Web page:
Along with its needed effects, a medicine may cause some unwanted effects. Although not all of these side effects may occur, if they do occur they may need medical attention.
Check with your doctor as soon as possible if any of the following side effects occur:
Less common or rare
Frequency not known
Symptoms of salicylic acid poisoning
Some side effects may occur that usually do not need medical attention. These side effects may go away during treatment as your body adjusts to the medicine. Also, your health care professional may be able to tell you about ways to prevent or reduce some of these side effects. Check with your health care professional if any of the following side effects continue or are bothersome or if you have any questions about them:
Other side effects not listed may also occur in some patients. If you notice any other effects, check with your healthcare professional.
Call your doctor for medical advice about side effects. You may report side effects to the FDA at 1-800-FDA-1088.
When using salicylic acid, do not use any of the following preparations on the same affected area as this medicine, unless otherwise directed by your doctor:
To use any of the above preparations on the same affected area as salicylic acid may cause severe irritation of the skin.
Check with your doctor right away if you have nausea, vomiting, dizziness, loss of hearing, tinnitus, lethargy hyperpnea, diarrhea, and psychic disturbances. These could be symptoms of a serious condition called salicylate toxicity, especially in children under 12 years of age and patients with kidney or liver problems.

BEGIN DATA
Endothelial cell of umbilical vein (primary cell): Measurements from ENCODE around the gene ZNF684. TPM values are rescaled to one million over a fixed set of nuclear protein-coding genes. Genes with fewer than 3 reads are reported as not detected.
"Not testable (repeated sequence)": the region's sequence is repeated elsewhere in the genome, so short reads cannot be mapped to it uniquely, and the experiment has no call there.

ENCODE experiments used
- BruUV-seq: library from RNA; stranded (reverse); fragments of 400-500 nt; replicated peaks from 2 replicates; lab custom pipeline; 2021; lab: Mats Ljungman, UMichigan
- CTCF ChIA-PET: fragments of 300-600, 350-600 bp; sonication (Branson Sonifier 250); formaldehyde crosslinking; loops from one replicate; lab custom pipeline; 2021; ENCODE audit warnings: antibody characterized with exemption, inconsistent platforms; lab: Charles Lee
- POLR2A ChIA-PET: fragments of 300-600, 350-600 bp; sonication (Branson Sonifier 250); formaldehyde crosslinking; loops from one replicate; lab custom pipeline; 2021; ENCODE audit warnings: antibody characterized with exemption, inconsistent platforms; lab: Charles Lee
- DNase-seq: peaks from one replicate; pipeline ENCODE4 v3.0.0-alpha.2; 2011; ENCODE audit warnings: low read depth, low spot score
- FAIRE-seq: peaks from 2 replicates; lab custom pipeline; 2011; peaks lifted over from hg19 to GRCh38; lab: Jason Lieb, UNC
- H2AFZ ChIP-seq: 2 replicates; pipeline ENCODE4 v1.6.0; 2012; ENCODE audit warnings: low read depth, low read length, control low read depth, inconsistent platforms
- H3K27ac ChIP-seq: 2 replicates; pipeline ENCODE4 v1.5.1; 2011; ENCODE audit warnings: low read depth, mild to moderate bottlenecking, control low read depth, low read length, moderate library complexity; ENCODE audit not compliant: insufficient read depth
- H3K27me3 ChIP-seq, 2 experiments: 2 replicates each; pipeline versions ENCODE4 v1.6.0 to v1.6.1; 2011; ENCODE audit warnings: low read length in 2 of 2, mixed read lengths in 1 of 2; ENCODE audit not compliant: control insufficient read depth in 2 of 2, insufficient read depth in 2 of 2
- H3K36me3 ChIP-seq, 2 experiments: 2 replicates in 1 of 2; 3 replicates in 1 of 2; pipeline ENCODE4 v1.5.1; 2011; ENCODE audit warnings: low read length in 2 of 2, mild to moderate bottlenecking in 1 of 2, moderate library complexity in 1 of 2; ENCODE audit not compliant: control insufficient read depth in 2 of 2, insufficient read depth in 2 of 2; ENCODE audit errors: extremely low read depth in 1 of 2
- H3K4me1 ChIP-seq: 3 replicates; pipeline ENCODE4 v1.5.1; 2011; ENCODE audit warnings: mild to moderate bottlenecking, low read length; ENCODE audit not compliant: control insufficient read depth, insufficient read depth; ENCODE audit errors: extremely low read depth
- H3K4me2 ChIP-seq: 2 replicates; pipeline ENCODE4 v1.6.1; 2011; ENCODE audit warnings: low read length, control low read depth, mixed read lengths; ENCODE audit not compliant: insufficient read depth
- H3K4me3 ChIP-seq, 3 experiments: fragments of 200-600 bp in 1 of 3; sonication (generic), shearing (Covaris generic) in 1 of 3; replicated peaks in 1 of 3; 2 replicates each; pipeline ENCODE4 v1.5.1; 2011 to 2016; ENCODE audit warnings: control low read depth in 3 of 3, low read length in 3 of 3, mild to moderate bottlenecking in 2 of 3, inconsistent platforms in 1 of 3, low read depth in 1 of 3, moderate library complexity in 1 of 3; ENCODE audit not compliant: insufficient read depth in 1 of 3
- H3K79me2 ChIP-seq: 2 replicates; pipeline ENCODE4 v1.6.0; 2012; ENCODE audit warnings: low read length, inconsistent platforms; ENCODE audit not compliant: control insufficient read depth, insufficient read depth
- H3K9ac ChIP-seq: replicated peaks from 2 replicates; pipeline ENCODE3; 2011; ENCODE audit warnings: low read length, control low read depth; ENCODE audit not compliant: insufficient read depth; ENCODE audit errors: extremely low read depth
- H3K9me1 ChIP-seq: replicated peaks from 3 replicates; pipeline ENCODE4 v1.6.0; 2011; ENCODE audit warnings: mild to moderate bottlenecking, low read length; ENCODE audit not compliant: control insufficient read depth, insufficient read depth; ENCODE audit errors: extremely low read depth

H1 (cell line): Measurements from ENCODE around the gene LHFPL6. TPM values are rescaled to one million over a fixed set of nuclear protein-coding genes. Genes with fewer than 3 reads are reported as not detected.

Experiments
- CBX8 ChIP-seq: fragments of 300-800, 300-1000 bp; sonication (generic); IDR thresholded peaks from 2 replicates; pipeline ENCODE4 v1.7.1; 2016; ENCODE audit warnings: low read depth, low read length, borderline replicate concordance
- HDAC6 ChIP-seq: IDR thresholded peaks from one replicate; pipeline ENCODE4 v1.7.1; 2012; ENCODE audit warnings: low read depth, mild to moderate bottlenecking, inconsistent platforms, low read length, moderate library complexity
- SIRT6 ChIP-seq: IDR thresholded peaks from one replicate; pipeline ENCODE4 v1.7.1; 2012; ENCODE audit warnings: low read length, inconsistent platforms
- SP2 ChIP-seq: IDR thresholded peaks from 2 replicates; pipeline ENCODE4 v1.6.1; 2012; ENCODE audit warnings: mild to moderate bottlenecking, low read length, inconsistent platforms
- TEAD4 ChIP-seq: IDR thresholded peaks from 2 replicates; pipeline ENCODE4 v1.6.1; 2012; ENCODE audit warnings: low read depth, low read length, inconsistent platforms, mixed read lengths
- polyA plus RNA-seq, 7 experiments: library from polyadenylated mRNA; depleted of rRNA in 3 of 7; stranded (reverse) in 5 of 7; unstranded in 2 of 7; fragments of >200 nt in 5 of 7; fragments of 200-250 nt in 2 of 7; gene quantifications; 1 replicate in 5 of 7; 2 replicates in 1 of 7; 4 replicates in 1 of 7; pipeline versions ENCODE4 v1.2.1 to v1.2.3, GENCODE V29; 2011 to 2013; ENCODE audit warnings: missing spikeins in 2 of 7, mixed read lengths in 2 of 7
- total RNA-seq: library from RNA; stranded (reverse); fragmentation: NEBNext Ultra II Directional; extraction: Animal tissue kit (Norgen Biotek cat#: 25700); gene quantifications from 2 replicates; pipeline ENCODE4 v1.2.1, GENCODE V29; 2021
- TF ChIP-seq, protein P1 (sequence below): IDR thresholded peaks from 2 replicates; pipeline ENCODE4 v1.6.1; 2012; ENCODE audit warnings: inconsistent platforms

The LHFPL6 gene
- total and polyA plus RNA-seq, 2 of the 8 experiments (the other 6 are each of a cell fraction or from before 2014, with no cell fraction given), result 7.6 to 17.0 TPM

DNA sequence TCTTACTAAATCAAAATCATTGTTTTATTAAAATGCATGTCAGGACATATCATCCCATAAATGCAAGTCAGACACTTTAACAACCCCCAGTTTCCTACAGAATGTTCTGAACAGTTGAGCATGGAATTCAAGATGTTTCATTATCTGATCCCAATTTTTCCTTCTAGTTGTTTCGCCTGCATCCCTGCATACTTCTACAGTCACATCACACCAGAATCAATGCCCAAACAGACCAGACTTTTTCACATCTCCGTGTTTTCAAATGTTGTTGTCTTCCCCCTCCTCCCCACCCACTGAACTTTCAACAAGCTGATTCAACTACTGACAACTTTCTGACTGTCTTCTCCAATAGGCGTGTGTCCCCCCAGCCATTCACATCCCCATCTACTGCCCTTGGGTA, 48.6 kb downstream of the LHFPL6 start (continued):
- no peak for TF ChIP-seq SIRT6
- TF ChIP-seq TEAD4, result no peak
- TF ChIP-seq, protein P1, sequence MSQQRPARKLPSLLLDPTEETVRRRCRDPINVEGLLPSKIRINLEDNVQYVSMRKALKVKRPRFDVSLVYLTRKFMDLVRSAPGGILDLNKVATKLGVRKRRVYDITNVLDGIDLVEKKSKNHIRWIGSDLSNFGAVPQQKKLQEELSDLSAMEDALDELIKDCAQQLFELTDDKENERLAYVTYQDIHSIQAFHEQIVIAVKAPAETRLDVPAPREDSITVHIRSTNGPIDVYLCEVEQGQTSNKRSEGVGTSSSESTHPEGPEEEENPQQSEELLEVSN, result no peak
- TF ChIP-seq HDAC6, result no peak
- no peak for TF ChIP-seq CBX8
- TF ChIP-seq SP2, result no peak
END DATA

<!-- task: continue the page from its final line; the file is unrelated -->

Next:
It is very important that you use this medicine only as directed. Do not use more of it, do not use it more often, and do not use it for a longer time than recommended on the label, unless otherwise directed by your doctor. To do so may increase the chance of absorption through the skin and the chance of salicylic acid poisoning.
If your doctor has ordered an occlusive dressing (airtight covering, such as kitchen plastic wrap) to be applied over this medicine, make sure you know how to apply it. Since an occlusive dressing will increase the amount of medicine absorbed through your skin and the possibility of salicylic acid poisoning, use it only as directed. If you have any questions about this, check with your doctor.
Keep this medicine away from the eyes and other mucous membranes, such as the mouth and inside of the nose. If you should accidentally get some in your eyes or on other mucous membranes, immediately flush them with water for 15 minutes.
To use the cream, lotion, or ointment form of salicylic acid:
To use the gel form of salicylic acid:
To use the pad form of salicylic acid:
To use the plaster form of salicylic acid for warts, corns, or calluses:
To use the shampoo form of salicylic acid:
To use the soap form of salicylic acid:
To use the topical solution form of salicylic acid for acne:
To use the topical solution form of salicylic acid for warts, corns, or calluses:
Unless your hands are being treated, wash them immediately after applying this medicine to remove any medicine that may be on them.
The dose of this medicine will be different for different patients. Follow your doctor’s orders or the directions on the label. The following information includes only the average doses of this medicine. If your dose is different, do not change it unless your doctor tells you to do so.
The amount of medicine that you take depends on the strength of the medicine. Also, the number of doses you take each day, the time allowed between doses, and the length of time you take the medicine depend on the medical problem for which you are using the medicine.